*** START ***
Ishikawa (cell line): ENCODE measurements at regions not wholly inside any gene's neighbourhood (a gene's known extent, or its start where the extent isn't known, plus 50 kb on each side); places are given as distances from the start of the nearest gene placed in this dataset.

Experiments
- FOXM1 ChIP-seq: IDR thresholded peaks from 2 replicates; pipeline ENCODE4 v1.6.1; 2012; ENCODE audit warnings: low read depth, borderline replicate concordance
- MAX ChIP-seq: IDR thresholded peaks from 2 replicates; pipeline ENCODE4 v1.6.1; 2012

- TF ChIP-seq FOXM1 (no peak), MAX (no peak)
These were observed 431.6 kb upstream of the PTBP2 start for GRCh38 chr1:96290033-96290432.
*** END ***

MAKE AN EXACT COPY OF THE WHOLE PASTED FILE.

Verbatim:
Ishikawa (cell line): ENCODE measurements at regions not wholly inside any gene's neighbourhood (a gene's known extent, or its start where the extent isn't known, plus 50 kb on each side); places are given as distances from the start of the nearest gene placed in this dataset.

Experiments
- FOXM1 ChIP-seq: IDR thresholded peaks from 2 replicates; pipeline ENCODE4 v1.6.1; 2012; ENCODE audit warnings: low read depth, borderline replicate concordance
- MAX ChIP-seq: IDR thresholded peaks from 2 replicates; pipeline ENCODE4 v1.6.1; 2012

- TF ChIP-seq FOXM1 (no peak), MAX (no peak)
These were observed 431.6 kb upstream of the PTBP2 start for GRCh38 chr1:96290033-96290432.